Hutchinson asks a useful question: Do we want broad conclusions drawn about American culture because there are at least nine times as many murders per capita in the United States as in Japan? In a word, yes. We should take advantage of the opportunity to discuss this grave American social problem with thoughtful citizens of any country in the hopes of gaining perspective and trying to understand its root causes. The reverse should also be true. An open, honest conversation forces both sides to state their case clearly and can lead to the acquisition of greater knowledge and maturity through the process of confrontation and critical engagement.
Any comments along the lines of “Americans are in no position to . . .” strike me as a way to end a debate rather than begin one. It has the effect of deflecting attention from the issue itself and focuses instead on the nature of the person who is making it.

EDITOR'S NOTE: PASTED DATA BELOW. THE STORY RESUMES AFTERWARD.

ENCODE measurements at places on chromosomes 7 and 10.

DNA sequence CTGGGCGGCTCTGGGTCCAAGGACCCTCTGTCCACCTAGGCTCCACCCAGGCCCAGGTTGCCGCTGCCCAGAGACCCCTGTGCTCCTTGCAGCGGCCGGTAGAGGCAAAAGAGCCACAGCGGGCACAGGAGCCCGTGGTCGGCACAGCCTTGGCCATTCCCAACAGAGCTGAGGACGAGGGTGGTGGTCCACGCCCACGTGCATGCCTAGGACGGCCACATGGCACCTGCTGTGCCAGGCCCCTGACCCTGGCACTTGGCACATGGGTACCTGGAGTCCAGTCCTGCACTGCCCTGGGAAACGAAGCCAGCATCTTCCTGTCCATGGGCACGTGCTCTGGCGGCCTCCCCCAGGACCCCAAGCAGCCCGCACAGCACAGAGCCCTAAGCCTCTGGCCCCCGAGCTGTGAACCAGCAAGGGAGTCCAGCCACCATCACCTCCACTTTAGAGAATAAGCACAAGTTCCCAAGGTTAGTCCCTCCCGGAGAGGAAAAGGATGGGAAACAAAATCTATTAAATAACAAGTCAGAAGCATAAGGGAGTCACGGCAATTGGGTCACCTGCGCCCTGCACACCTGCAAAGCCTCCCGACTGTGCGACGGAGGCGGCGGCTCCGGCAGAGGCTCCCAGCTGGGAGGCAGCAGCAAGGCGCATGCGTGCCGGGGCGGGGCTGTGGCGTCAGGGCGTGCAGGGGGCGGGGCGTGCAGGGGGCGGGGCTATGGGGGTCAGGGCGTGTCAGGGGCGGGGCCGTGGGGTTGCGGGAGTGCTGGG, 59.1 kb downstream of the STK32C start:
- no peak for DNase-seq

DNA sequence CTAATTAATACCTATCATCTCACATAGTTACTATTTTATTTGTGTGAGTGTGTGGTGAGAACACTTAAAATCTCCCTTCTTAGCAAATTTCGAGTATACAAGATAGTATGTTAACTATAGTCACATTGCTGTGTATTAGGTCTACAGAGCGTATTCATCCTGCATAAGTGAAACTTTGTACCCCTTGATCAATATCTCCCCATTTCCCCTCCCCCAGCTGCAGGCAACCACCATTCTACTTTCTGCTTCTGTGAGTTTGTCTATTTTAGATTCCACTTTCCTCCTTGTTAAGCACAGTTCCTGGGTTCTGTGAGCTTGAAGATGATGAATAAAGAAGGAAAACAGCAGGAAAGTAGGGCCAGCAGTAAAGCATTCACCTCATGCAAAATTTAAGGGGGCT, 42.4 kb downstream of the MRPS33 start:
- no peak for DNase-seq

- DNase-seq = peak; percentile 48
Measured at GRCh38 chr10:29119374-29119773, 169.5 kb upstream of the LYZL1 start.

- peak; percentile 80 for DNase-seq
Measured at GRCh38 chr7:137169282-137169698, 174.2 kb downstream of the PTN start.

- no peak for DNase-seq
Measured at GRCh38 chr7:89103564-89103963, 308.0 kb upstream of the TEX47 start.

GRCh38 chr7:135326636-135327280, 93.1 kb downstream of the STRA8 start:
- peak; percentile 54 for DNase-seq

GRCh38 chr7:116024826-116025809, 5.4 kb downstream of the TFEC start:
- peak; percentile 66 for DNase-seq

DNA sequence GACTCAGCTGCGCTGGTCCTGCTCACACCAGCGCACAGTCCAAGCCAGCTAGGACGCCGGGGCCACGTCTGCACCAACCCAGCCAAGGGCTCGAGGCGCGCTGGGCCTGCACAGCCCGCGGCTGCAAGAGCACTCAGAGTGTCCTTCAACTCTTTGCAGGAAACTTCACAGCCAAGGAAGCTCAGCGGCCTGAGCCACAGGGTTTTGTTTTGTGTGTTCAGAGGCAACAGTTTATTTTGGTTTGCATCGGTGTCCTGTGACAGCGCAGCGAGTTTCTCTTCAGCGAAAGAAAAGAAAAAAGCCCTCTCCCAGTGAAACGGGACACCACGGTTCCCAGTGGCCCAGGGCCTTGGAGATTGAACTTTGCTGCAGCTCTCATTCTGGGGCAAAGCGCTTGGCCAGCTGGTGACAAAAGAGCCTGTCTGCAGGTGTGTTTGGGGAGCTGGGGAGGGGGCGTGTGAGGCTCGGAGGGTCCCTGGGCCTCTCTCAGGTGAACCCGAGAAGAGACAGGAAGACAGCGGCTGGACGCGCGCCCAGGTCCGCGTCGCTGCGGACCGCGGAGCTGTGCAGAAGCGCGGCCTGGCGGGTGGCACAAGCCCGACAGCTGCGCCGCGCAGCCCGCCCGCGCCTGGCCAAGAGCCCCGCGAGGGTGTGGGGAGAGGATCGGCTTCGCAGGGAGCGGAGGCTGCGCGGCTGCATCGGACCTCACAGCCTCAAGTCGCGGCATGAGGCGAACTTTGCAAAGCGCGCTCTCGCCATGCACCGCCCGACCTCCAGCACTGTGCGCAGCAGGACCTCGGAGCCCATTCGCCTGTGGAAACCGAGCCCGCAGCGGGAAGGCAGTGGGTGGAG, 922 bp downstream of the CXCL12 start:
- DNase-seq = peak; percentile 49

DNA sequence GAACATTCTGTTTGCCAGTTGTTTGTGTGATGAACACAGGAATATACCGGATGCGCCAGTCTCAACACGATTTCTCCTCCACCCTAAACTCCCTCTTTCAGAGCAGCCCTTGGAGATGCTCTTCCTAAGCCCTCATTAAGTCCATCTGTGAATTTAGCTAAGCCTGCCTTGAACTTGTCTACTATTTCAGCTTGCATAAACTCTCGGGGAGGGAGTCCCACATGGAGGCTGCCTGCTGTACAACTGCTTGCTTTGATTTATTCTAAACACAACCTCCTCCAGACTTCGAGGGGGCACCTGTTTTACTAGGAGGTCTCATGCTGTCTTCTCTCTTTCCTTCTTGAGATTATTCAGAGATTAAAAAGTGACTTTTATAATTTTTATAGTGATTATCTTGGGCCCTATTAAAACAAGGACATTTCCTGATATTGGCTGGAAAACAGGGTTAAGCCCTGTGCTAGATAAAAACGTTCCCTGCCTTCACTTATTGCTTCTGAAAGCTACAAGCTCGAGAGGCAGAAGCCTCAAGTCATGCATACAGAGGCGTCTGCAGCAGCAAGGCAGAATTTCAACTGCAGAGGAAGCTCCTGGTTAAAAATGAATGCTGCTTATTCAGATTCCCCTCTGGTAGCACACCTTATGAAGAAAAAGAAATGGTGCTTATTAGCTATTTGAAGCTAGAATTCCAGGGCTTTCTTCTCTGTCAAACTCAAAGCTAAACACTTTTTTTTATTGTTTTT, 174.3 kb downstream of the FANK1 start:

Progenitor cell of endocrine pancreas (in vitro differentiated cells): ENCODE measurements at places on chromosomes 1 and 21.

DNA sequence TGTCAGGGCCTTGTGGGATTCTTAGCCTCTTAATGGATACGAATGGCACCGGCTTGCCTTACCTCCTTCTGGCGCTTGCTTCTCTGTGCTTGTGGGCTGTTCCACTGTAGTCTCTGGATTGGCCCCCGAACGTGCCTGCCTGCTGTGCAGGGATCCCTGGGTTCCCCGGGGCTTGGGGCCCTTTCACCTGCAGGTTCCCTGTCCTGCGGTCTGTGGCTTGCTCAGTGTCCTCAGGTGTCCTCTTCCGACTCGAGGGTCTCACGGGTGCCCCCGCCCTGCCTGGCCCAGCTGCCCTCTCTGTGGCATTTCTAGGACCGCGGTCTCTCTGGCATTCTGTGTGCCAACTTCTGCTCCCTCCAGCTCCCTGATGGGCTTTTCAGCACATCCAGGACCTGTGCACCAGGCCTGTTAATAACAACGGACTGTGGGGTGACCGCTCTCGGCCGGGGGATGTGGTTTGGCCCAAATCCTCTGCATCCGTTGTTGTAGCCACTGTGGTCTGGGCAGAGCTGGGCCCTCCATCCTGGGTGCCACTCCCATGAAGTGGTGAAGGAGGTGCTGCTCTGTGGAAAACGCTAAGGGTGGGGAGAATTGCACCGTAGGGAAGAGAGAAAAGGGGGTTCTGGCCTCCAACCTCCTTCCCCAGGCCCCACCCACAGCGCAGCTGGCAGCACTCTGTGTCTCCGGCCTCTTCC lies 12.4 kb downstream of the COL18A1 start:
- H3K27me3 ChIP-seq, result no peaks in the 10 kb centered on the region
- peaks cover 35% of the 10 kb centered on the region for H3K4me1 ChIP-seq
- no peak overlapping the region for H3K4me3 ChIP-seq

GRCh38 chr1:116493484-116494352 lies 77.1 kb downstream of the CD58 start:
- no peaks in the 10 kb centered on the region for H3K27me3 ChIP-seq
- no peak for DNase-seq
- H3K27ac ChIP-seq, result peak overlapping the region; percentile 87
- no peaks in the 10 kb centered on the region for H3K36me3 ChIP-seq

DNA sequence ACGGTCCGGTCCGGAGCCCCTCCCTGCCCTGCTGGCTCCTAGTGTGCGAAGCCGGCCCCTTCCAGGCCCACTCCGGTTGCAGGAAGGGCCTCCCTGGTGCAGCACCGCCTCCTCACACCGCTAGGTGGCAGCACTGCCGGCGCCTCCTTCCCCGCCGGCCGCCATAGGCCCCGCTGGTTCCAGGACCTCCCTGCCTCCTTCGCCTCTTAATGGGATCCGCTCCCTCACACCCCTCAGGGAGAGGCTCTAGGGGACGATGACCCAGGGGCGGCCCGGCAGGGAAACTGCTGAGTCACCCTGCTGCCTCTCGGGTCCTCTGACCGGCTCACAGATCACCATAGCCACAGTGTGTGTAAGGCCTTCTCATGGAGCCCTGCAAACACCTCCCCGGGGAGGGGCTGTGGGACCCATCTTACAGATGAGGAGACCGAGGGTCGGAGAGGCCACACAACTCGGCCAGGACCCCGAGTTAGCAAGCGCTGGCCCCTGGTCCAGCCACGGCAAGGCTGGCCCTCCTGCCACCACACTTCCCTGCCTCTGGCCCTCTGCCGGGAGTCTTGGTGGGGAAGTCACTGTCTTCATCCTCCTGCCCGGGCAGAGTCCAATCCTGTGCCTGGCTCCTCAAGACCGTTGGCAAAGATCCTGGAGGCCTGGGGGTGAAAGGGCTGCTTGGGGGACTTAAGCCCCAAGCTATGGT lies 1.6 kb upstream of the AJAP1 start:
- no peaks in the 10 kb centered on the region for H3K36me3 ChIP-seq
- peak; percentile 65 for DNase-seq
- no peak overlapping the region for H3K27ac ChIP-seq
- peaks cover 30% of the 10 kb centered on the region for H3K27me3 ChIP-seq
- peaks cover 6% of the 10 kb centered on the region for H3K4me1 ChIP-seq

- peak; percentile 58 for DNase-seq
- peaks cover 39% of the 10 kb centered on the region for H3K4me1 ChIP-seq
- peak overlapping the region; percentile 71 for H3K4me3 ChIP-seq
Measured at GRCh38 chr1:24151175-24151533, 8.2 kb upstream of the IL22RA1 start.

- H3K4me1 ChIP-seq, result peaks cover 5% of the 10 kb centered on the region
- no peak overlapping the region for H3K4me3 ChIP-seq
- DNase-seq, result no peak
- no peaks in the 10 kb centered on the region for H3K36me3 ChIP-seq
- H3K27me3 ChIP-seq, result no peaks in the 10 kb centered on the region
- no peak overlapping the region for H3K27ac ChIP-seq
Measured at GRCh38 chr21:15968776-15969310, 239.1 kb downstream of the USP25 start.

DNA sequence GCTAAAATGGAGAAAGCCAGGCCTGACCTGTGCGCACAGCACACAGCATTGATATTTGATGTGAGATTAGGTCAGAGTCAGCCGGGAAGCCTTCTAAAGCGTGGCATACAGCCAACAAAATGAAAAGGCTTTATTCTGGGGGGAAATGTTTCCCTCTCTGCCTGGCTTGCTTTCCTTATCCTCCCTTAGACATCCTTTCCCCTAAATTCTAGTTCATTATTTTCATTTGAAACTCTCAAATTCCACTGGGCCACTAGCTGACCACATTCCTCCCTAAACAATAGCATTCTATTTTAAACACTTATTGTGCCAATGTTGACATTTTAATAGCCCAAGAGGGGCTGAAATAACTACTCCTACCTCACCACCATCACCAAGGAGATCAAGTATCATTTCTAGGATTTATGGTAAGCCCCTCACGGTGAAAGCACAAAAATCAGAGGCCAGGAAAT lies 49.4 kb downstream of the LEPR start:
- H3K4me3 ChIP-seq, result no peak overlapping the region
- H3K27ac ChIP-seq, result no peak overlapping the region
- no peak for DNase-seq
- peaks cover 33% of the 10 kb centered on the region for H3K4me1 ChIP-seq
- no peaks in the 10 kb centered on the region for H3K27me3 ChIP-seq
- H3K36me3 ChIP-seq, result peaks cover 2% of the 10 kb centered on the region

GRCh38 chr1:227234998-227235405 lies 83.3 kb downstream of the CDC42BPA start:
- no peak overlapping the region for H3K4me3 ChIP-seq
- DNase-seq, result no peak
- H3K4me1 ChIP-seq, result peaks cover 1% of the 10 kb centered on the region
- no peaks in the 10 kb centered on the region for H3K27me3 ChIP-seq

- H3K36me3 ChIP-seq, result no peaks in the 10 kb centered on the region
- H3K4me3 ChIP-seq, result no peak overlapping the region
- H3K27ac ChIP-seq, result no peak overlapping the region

Hunt makes the surprising claim that there is no universal standard for gender equality. I would recommend the documents that make up the International Bill of Human Rights as a starting point. In addition, I am having trouble seeing how differing levels of progress toward achieving this goal delegitimizes the goal itself. Is he suggesting that gender equality is not a legitimate aspiration at all?
Hunt concludes his letter by attempting to divert the topic from gender issues in Japan to historical and contemporary racism against aboriginal people in Australia, New Zealand and the United States. Both Hunt and Hutchinson seem to suggest that the existence of a social problem abroad negates its significance in Japan. I am left wondering what motivates this tendency toward obfuscation when we address the very real social problems of our adopted home.
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